So my favorite childhood playmate was a 2000 pound Hereford bull, a big boy with horns spanning three feet. I’d go out in the pasture and the bull would strike a pose not unlike what you’ve seen in the movies where the bull was ready to charge, head down, eyeing me. But he wasn’t going to charge me. He just wanted his forehead scratched. And so I would scratch his forehead. He liked that, shaking his head every so often to show his approval. Then we’d elevate to a game that the bull might have called ‘Let’s see how far we can toss this little kid!’ and I’d place my right hip against his massive head and he’d toss me into the air like a sack of flour. Over and over, farther and farther, higher and higher. I could have done that for hours – I can fly! – but after a few tosses the bull would grow bored with the game and wander off. Probably to chase some cute heifers.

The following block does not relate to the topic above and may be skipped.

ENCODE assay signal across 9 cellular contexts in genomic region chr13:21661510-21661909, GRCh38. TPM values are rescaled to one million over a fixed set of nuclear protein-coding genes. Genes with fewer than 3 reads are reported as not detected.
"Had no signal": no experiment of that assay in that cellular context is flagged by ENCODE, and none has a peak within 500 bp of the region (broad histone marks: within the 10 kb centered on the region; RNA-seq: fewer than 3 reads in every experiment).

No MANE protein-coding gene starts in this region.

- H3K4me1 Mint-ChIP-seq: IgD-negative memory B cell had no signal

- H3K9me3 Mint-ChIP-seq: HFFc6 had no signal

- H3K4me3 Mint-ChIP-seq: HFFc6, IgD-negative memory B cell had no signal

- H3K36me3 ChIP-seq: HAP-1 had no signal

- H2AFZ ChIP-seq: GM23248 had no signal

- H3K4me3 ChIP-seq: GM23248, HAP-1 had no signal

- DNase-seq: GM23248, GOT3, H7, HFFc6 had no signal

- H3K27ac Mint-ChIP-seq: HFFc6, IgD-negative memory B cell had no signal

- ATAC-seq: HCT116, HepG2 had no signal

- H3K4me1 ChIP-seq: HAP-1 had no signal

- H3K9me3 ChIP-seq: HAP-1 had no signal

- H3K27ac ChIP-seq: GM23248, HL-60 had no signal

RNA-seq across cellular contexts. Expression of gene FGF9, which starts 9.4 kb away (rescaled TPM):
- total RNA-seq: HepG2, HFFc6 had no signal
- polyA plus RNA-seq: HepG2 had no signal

The nearest library was 30 miles away, and we ventured there often. It was a majestic old building, and the Grand Room had books on all four walls with reading chairs in the center. But that was not where I wanted to be. I figured all those books were popular books or books I was supposed to read. I wanted something different, so I would enter the room with a small sign that said ‘Stacks’. It was row after narrow row after row of books, floor to ceiling, dimly lit, dusty. It was like entering a cave. Filled with treasures!
It was in those Stacks that I discovered the likes of Kerouac and Heller and Huxley and Fowles and Steinbeck and Ellison and Bradbury and Hemingway and many many others.
As Stephen King said, “Books are a uniquely portable magic.”
And those, each in their own way, was the inspiration for the first book I wrote at the age of eight or nine: ‘Pond Scum’.
It was illustrated.